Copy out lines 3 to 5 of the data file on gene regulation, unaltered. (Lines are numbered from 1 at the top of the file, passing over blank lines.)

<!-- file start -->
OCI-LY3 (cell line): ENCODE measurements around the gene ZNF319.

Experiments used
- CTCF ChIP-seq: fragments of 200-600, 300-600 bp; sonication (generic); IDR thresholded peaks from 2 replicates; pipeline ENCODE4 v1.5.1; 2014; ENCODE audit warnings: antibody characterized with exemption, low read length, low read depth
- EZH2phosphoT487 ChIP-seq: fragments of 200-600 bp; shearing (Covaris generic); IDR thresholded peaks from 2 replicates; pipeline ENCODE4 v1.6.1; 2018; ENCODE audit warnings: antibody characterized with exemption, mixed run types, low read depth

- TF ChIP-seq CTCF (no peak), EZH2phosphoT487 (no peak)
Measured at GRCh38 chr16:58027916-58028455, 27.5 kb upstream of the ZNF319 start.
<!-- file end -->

- CTCF ChIP-seq: fragments of 200-600, 300-600 bp; sonication (generic); IDR thresholded peaks from 2 replicates; pipeline ENCODE4 v1.5.1; 2014; ENCODE audit warnings: antibody characterized with exemption, low read length, low read depth
- EZH2phosphoT487 ChIP-seq: fragments of 200-600 bp; shearing (Covaris generic); IDR thresholded peaks from 2 replicates; pipeline ENCODE4 v1.6.1; 2018; ENCODE audit warnings: antibody characterized with exemption, mixed run types, low read depth

- TF ChIP-seq CTCF (no peak), EZH2phosphoT487 (no peak)